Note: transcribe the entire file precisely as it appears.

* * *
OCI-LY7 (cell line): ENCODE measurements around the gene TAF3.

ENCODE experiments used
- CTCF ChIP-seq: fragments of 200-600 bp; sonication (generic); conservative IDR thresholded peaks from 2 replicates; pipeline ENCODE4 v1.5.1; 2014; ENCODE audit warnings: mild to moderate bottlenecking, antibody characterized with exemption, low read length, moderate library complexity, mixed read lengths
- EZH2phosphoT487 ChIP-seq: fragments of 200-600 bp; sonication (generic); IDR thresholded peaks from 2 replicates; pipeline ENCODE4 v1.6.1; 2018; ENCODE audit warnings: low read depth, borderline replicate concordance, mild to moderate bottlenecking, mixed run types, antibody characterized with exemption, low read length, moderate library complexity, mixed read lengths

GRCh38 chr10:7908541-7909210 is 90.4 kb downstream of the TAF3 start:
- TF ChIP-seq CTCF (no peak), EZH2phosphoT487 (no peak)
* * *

OCI-LY7 (cell line): ENCODE measurements around the gene TAF3.

ENCODE experiments used
- CTCF ChIP-seq: fragments of 200-600 bp; sonication (generic); conservative IDR thresholded peaks from 2 replicates; pipeline ENCODE4 v1.5.1; 2014; ENCODE audit warnings: mild to moderate bottlenecking, antibody characterized with exemption, low read length, moderate library complexity, mixed read lengths
- EZH2phosphoT487 ChIP-seq: fragments of 200-600 bp; sonication (generic); IDR thresholded peaks from 2 replicates; pipeline ENCODE4 v1.6.1; 2018; ENCODE audit warnings: low read depth, borderline replicate concordance, mild to moderate bottlenecking, mixed run types, antibody characterized with exemption, low read length, moderate library complexity, mixed read lengths

GRCh38 chr10:7908541-7909210 is 90.4 kb downstream of the TAF3 start:
- TF ChIP-seq CTCF (no peak), EZH2phosphoT487 (no peak)